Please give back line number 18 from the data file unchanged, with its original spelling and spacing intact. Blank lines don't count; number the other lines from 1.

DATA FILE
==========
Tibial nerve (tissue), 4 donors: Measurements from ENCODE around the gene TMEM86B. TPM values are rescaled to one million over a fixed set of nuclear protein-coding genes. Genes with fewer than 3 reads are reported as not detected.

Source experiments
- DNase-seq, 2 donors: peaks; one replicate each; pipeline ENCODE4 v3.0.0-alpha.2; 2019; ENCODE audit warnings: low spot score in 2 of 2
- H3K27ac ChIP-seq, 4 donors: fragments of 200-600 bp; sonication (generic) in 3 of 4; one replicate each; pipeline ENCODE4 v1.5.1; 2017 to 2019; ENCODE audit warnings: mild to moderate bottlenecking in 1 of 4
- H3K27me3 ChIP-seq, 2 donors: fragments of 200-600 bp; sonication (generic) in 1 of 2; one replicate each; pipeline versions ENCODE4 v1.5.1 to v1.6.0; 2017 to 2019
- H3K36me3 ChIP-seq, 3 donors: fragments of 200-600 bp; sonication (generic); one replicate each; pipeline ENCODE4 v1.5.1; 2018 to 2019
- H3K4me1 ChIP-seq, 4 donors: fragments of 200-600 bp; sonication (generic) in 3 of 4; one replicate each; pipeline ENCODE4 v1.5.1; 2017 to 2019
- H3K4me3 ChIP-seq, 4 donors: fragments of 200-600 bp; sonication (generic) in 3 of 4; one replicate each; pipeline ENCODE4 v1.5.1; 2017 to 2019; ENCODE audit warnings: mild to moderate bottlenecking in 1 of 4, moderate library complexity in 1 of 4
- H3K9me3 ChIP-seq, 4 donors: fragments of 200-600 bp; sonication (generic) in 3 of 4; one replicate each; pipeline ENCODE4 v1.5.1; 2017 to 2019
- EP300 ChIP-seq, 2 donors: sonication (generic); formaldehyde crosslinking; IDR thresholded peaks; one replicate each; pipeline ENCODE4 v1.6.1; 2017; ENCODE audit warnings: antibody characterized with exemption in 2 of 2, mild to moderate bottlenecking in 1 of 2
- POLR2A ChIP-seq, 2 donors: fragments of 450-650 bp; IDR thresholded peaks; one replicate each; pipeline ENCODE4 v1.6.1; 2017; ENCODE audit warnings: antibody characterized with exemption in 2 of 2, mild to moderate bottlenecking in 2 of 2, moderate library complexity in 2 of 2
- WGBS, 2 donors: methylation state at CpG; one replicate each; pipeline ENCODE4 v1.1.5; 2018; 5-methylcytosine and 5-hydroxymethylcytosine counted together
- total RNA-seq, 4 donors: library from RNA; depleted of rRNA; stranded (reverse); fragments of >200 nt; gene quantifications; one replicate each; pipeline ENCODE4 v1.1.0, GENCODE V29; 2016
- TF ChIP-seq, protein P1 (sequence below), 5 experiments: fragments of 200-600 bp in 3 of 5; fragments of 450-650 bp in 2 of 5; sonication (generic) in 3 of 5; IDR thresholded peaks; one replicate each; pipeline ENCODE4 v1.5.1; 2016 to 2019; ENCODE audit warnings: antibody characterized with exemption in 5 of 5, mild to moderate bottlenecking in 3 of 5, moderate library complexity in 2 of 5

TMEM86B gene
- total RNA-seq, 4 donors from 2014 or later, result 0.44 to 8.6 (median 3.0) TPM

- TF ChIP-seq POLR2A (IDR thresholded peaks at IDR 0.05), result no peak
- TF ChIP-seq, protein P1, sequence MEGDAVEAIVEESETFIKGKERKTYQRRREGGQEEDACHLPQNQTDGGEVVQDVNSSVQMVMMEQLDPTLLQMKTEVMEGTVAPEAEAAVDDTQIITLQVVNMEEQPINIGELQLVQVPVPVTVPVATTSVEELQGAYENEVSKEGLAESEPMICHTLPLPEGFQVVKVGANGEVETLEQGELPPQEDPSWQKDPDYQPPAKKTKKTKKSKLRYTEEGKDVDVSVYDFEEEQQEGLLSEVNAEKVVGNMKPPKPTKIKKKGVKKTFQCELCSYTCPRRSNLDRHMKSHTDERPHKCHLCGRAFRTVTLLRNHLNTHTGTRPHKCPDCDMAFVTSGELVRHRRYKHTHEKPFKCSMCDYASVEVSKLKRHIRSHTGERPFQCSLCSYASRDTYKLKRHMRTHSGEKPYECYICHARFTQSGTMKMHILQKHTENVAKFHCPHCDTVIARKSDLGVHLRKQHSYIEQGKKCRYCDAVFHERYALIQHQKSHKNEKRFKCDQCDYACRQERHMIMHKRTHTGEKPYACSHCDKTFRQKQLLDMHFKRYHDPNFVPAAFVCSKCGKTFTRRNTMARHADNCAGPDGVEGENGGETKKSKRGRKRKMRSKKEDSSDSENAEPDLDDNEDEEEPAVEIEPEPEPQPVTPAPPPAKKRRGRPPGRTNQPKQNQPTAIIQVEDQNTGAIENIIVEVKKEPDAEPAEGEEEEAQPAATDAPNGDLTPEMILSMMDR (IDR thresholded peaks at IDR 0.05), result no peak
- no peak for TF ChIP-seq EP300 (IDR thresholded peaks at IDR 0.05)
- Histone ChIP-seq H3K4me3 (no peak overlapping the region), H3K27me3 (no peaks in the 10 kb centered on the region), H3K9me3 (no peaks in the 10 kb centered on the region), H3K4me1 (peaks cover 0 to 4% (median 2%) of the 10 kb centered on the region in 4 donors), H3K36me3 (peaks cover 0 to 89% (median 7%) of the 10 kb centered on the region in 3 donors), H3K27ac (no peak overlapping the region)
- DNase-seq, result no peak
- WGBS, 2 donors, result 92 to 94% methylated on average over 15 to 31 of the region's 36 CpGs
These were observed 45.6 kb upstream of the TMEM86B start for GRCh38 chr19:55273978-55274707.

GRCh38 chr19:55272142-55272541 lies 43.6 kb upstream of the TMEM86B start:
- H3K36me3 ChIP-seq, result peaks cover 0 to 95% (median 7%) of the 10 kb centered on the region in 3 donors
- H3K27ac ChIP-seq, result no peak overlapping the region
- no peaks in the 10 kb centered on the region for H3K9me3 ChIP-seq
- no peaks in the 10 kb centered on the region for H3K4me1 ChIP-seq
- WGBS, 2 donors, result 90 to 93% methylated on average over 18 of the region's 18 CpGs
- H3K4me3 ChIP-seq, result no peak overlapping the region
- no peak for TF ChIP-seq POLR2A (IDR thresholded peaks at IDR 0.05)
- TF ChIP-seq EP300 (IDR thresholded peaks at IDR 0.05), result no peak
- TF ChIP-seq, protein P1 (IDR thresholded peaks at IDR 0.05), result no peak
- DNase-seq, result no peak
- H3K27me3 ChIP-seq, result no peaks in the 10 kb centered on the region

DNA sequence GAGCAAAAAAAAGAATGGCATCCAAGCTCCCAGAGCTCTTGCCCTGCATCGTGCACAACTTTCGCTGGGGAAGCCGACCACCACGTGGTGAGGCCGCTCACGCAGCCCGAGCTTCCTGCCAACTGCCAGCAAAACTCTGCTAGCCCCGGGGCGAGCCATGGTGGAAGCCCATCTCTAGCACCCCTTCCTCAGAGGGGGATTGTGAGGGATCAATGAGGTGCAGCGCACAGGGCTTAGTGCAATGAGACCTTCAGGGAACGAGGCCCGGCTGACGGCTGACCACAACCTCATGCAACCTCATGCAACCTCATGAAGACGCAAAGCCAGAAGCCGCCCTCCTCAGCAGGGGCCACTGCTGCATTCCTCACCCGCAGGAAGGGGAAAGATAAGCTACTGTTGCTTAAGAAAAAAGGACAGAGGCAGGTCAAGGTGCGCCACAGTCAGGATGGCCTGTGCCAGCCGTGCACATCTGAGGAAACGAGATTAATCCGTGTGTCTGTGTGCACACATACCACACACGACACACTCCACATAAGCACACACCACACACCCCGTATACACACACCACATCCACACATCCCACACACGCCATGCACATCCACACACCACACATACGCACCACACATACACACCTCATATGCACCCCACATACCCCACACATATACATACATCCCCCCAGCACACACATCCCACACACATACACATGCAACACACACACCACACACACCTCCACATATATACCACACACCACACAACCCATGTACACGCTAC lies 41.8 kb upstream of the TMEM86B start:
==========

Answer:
- TF ChIP-seq, protein P1, sequence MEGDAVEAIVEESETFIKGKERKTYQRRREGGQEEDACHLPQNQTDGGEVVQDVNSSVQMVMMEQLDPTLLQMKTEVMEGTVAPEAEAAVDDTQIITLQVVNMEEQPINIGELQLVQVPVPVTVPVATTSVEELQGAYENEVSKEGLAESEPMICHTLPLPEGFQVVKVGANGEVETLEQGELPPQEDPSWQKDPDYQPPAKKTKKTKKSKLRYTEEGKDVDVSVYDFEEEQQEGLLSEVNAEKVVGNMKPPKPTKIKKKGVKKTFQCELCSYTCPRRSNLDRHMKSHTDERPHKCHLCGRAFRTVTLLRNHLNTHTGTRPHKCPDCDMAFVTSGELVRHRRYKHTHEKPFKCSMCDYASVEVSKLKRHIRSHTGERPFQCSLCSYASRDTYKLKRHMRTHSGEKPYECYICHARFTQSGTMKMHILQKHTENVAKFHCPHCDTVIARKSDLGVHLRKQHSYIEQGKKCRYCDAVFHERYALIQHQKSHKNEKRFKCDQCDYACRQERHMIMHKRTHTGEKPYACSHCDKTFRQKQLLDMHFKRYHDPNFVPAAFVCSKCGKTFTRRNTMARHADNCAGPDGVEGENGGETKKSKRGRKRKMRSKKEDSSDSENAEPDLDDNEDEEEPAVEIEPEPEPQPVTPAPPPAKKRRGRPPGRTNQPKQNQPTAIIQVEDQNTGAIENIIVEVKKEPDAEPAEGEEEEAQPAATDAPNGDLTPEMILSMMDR (IDR thresholded peaks at IDR 0.05), result no peak